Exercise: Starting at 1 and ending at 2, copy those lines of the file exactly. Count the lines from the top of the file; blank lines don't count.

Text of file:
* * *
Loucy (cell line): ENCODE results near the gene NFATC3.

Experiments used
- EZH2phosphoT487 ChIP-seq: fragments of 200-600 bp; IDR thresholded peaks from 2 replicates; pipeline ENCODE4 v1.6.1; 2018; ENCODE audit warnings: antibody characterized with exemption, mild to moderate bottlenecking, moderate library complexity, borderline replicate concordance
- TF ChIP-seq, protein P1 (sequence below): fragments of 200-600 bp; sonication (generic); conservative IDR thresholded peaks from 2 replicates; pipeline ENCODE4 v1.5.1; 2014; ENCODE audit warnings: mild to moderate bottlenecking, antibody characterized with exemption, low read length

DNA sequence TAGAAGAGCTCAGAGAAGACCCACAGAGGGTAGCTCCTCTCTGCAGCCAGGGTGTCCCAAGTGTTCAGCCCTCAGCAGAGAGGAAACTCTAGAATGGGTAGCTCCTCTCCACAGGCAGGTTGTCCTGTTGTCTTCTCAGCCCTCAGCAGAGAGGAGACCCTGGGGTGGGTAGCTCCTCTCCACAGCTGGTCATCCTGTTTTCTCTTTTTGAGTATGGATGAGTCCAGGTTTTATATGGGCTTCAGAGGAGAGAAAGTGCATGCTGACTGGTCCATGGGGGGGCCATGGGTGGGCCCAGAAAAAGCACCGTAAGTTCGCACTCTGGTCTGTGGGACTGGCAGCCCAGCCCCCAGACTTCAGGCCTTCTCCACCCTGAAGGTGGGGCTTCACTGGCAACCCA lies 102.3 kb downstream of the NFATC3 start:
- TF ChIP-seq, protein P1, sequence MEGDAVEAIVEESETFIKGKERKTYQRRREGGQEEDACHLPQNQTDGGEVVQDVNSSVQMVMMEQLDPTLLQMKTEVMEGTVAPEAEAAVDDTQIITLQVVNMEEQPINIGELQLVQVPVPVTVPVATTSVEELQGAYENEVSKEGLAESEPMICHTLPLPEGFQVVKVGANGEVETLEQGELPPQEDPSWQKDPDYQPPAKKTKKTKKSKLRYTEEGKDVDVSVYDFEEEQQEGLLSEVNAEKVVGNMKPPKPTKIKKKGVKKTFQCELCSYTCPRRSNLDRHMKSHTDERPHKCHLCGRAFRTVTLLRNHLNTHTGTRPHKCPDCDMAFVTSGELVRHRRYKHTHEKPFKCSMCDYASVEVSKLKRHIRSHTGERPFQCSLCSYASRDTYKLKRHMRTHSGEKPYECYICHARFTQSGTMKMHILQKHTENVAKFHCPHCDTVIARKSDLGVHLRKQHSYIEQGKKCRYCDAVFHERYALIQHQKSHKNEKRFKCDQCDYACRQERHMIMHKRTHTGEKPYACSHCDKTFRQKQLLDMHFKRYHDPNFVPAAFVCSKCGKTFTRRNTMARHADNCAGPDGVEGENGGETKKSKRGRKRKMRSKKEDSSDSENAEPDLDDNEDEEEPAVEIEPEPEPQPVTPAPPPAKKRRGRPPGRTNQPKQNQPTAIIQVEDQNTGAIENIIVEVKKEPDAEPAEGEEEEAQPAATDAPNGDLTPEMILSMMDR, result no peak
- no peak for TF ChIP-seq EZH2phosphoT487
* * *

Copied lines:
Loucy (cell line): ENCODE results near the gene NFATC3.

Experiments used